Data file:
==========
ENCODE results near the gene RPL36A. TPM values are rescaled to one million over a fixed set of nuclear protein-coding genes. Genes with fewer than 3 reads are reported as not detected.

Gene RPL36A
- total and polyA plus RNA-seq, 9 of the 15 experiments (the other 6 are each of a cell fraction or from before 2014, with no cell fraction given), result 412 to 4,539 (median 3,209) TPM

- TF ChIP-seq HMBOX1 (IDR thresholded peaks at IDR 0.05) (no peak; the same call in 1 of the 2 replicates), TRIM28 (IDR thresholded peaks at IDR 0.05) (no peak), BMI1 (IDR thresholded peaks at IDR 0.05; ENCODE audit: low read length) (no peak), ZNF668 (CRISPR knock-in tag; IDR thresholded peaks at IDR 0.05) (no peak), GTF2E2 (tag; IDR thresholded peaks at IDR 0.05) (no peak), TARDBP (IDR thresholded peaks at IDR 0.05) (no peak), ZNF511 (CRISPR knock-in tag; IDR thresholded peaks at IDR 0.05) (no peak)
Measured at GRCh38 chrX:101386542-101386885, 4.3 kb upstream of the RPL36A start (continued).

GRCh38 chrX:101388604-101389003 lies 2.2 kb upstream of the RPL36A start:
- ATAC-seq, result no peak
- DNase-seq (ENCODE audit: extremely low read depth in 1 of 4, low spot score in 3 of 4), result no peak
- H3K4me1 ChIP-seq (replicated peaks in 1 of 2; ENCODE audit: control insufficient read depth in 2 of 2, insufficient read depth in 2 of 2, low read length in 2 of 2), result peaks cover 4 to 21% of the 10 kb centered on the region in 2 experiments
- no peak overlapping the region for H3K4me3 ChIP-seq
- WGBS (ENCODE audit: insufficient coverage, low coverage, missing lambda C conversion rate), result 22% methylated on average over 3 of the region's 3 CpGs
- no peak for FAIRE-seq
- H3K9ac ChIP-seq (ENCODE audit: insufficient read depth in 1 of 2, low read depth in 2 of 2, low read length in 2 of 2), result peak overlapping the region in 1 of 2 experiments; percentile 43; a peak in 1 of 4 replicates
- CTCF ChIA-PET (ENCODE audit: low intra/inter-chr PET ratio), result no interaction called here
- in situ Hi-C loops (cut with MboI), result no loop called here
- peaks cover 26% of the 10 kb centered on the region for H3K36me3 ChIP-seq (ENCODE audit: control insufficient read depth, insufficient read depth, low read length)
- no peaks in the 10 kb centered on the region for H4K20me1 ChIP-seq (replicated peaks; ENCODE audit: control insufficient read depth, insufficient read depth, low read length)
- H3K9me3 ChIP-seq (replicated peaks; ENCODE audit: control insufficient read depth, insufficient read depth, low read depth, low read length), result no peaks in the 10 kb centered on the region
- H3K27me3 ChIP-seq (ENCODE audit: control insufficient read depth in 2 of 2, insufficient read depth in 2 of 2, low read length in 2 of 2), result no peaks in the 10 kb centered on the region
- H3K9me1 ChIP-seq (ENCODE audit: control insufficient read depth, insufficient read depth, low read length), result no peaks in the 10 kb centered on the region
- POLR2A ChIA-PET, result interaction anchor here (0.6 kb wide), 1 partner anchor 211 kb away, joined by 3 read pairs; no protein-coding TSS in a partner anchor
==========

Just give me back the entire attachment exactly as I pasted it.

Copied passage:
ENCODE results near the gene RPL36A. TPM values are rescaled to one million over a fixed set of nuclear protein-coding genes. Genes with fewer than 3 reads are reported as not detected.

Gene RPL36A
- total and polyA plus RNA-seq, 9 of the 15 experiments (the other 6 are each of a cell fraction or from before 2014, with no cell fraction given), result 412 to 4,539 (median 3,209) TPM

- TF ChIP-seq HMBOX1 (IDR thresholded peaks at IDR 0.05) (no peak; the same call in 1 of the 2 replicates), TRIM28 (IDR thresholded peaks at IDR 0.05) (no peak), BMI1 (IDR thresholded peaks at IDR 0.05; ENCODE audit: low read length) (no peak), ZNF668 (CRISPR knock-in tag; IDR thresholded peaks at IDR 0.05) (no peak), GTF2E2 (tag; IDR thresholded peaks at IDR 0.05) (no peak), TARDBP (IDR thresholded peaks at IDR 0.05) (no peak), ZNF511 (CRISPR knock-in tag; IDR thresholded peaks at IDR 0.05) (no peak)
Measured at GRCh38 chrX:101386542-101386885, 4.3 kb upstream of the RPL36A start (continued).

GRCh38 chrX:101388604-101389003 lies 2.2 kb upstream of the RPL36A start:
- ATAC-seq, result no peak
- DNase-seq (ENCODE audit: extremely low read depth in 1 of 4, low spot score in 3 of 4), result no peak
- H3K4me1 ChIP-seq (replicated peaks in 1 of 2; ENCODE audit: control insufficient read depth in 2 of 2, insufficient read depth in 2 of 2, low read length in 2 of 2), result peaks cover 4 to 21% of the 10 kb centered on the region in 2 experiments
- no peak overlapping the region for H3K4me3 ChIP-seq
- WGBS (ENCODE audit: insufficient coverage, low coverage, missing lambda C conversion rate), result 22% methylated on average over 3 of the region's 3 CpGs
- no peak for FAIRE-seq
- H3K9ac ChIP-seq (ENCODE audit: insufficient read depth in 1 of 2, low read depth in 2 of 2, low read length in 2 of 2), result peak overlapping the region in 1 of 2 experiments; percentile 43; a peak in 1 of 4 replicates
- CTCF ChIA-PET (ENCODE audit: low intra/inter-chr PET ratio), result no interaction called here
- in situ Hi-C loops (cut with MboI), result no loop called here
- peaks cover 26% of the 10 kb centered on the region for H3K36me3 ChIP-seq (ENCODE audit: control insufficient read depth, insufficient read depth, low read length)
- no peaks in the 10 kb centered on the region for H4K20me1 ChIP-seq (replicated peaks; ENCODE audit: control insufficient read depth, insufficient read depth, low read length)
- H3K9me3 ChIP-seq (replicated peaks; ENCODE audit: control insufficient read depth, insufficient read depth, low read depth, low read length), result no peaks in the 10 kb centered on the region
- H3K27me3 ChIP-seq (ENCODE audit: control insufficient read depth in 2 of 2, insufficient read depth in 2 of 2, low read length in 2 of 2), result no peaks in the 10 kb centered on the region
- H3K9me1 ChIP-seq (ENCODE audit: control insufficient read depth, insufficient read depth, low read length), result no peaks in the 10 kb centered on the region
- POLR2A ChIA-PET, result interaction anchor here (0.6 kb wide), 1 partner anchor 211 kb away, joined by 3 read pairs; no protein-coding TSS in a partner anchor